Oh, Maryland….

I have a friend who found some information through the Maryland Archives about a Thomas Donaldson in Maryland. There were actually 2 Thomas Donaldsons. There was a Thomas Donaldson who came to Maryland in 1716 as a Jacobite prisoner from England.

The Thomas Donaldson I am interested in served as a private in the 3rd Maryland during the Revolutionary War. He was in Worchester County which is on the eastern shore of Maryland. Also in his regiment was a Jesse Gray, William Davis, John Donaldson and Samuel Donaldson. There was a Jesse Gray and William Davis in Abbeville, South Carolina in 1787. In my great grandmother’s letter, she said that Thomas was a private in the Continental Army. She said that he was from Wilmington, NC. Worchester County is on the coast of Maryland. Both cities start with “W” and are on the coast. There a several similarities between the letter and the muster roll but no conclusive evidence. I will have to see what information the Maryland Genealogical Society finds for me.



I sit here trying to get inspiration to write something genealogically important. My inspiration today is the soundtrack from the 1992 movie “Last of the Mohicans”. I used to listen to this soundtrack while writing history papers in college. It seemed to make the process go by faster. Little did I know the music that I listened to was of Scot Irish origin, the same as my ancestors…..haunted memory coming back I guess.

I am still waiting for the Maryland Genealogical Society to email me their findings on Thomas Donaldson. Regardless of them finding anything or not, I will have an answer. That means looking at other possibilities if he wasn’t in Maryland…..New York, Pennsylvania, Charleston, the old family lore favorite Wilmington….possibilities of arrival or actual birth location for this man called Thomas Donaldson.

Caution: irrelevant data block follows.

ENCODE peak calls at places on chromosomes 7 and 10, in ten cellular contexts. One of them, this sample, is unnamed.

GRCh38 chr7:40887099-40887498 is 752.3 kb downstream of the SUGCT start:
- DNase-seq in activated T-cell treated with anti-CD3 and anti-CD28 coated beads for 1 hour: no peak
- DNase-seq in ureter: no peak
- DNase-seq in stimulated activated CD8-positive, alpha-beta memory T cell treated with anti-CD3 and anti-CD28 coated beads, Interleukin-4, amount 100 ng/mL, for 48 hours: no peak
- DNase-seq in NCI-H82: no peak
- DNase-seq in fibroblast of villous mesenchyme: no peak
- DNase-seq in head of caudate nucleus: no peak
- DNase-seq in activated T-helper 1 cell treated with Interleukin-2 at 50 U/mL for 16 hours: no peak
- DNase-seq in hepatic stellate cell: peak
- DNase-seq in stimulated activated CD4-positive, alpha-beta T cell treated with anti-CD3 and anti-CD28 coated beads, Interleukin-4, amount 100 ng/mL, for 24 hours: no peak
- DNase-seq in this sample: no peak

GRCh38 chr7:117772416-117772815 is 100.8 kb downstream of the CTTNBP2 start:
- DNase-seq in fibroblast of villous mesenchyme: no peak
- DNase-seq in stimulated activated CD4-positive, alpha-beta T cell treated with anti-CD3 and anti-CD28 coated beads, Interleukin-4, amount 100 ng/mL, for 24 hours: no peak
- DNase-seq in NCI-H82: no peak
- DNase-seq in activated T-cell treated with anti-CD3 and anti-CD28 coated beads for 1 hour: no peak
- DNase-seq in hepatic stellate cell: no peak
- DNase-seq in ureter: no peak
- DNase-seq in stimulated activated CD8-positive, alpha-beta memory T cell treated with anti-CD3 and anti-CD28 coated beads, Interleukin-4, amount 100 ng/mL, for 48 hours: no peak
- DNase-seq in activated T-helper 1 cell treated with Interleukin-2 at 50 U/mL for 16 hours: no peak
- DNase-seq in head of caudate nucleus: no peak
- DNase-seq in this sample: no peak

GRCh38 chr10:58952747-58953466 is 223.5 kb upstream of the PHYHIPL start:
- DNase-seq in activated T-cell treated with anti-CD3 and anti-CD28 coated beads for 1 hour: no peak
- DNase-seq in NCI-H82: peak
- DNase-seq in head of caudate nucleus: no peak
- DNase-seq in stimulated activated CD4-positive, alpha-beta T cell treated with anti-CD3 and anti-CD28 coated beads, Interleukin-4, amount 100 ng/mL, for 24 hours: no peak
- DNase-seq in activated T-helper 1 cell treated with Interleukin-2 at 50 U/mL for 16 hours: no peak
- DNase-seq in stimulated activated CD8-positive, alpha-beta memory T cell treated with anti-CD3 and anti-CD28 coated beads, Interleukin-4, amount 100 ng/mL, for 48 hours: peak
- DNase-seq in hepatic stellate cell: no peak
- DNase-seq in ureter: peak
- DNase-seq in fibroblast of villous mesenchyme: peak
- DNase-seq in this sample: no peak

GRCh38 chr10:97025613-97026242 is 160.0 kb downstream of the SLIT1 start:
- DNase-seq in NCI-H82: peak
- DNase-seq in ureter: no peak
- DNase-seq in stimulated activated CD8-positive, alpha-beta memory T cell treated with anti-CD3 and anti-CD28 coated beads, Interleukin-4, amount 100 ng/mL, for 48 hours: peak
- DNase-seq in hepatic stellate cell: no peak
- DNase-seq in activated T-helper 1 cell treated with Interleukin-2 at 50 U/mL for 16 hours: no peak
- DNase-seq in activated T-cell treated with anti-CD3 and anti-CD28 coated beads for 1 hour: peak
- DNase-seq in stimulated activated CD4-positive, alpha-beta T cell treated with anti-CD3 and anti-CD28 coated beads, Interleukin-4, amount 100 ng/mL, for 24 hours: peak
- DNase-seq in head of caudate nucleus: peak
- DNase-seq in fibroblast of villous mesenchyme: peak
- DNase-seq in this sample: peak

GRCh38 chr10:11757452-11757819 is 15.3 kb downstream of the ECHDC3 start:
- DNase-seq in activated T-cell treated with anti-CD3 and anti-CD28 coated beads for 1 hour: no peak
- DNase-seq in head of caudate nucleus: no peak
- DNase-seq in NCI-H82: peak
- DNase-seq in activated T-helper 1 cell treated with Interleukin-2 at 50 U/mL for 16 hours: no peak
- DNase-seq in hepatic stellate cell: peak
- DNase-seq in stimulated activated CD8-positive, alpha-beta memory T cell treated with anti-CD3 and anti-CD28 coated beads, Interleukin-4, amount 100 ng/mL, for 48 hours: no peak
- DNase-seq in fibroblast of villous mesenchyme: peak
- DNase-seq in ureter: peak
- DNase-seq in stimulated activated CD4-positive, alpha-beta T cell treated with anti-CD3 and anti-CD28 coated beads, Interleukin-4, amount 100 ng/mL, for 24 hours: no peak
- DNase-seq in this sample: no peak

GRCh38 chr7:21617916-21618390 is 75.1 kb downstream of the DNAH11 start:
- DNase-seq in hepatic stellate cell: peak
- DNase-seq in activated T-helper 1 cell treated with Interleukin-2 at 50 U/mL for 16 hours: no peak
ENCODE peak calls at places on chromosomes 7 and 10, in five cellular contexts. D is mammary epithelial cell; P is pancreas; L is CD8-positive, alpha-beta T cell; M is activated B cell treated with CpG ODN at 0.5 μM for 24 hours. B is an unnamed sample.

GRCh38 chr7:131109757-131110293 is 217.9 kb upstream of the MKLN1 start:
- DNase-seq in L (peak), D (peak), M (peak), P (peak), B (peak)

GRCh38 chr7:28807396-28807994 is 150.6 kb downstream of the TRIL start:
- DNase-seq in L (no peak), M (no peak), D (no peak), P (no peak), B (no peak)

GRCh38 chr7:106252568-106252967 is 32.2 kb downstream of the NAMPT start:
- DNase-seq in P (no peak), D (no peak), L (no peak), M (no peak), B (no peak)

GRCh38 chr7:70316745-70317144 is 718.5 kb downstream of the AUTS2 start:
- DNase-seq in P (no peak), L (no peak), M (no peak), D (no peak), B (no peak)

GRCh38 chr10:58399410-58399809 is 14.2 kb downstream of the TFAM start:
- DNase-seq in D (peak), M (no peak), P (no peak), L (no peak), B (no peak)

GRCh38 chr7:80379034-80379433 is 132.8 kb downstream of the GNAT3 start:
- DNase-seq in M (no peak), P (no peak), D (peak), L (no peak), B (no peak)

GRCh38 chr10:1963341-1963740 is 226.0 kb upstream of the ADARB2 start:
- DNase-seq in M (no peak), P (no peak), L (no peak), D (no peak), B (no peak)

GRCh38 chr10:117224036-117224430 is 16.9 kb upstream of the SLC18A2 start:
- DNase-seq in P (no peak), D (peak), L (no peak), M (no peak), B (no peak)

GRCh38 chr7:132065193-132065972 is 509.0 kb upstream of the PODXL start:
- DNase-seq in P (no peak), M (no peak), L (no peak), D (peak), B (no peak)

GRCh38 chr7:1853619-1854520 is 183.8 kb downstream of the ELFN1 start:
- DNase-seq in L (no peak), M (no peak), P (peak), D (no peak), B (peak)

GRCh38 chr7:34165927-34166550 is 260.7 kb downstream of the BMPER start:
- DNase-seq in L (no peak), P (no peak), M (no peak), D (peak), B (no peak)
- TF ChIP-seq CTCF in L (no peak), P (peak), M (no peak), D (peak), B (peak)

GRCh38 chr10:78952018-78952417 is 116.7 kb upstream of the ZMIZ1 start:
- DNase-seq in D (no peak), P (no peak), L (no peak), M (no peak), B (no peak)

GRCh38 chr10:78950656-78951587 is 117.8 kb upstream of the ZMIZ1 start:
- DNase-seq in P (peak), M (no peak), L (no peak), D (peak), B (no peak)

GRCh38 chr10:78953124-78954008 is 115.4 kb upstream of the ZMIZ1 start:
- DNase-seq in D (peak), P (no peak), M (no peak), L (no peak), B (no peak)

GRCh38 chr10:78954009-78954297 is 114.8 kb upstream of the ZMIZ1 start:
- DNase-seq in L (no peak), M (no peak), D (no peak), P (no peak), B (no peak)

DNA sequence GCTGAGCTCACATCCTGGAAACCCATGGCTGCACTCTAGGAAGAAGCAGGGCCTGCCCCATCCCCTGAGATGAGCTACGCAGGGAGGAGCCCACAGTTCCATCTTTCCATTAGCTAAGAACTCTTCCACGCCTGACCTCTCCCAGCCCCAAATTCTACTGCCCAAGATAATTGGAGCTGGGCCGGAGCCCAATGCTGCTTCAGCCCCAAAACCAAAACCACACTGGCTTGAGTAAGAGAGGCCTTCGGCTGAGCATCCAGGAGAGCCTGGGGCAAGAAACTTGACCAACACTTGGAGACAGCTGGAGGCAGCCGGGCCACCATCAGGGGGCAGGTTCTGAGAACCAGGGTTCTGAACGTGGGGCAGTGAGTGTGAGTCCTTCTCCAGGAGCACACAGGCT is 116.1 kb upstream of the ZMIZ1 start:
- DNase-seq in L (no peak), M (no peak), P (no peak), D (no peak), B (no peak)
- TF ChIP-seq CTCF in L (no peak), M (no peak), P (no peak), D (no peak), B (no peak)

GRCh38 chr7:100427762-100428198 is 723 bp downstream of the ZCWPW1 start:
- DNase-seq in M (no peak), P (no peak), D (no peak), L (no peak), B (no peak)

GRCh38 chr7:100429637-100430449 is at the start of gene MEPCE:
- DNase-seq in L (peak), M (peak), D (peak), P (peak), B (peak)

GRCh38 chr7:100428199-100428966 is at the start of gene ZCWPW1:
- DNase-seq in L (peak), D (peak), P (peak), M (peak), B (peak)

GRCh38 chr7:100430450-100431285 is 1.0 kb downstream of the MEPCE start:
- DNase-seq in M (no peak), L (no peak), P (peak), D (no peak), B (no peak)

Meanwhile, I head back to Abbeville via Ancestry.com and cruise around. I found several important wills- James Kinman died 1816, Thomas Kinman died 1822, Benjamin Mattison died 1830. James Kinman was Cornelius Cook Jr’s father in law. Thomas Kinman was Cornelius Cook Jr’s brother in law. Benjamin Mattison was someone Thomas Donaldson knew. All 3 wills had the same names on them….one community of neighbors. They formed business alliances through farming and marriage. They formed friendships.

I am finding that several families on these wills immigrated from the same place in Virginia to the South Carolina backcountry in the 1790’s. Families and friends would often immigrate to new places together as opportunities and open land presented themselves. There was also incentive to travel as a large group for safety reasons. Many people traveled the Great Wagon Road from Virginia to South Carolina and onward west to Georgia as lands became available.

I already know some of my ancestors…..Peirson, Hoke, Furman….traveled the Great Wagon Road south to North Carolina and South Carolina.I am hoping that the Donaldson and Cooks did as well.


I am waiting to here back from the Maryland Genealogical Society.  I made a request for them to find my ancestor Thomas Donaldson born 1750 for me. I want to know if he was in Port Tobacco with the Maddox family before the families were in Abbeville together in the 1790s. I wrote the MGS on December 22. It takes 6-8 weeks for them to respond. I sit here and wait.

I found out that Nimrod Donaldson built a coffin to house the body of David Cowen. He was paid $15 to build the coffin which was a good amount of money in the 1800s. There was a James Donaldson who lived in Charleston in the 1790s who built coffins. I wonder if Nimrod and the James Donaldson from Charleston were relatives? I have to research further.

Wills and Estate Records….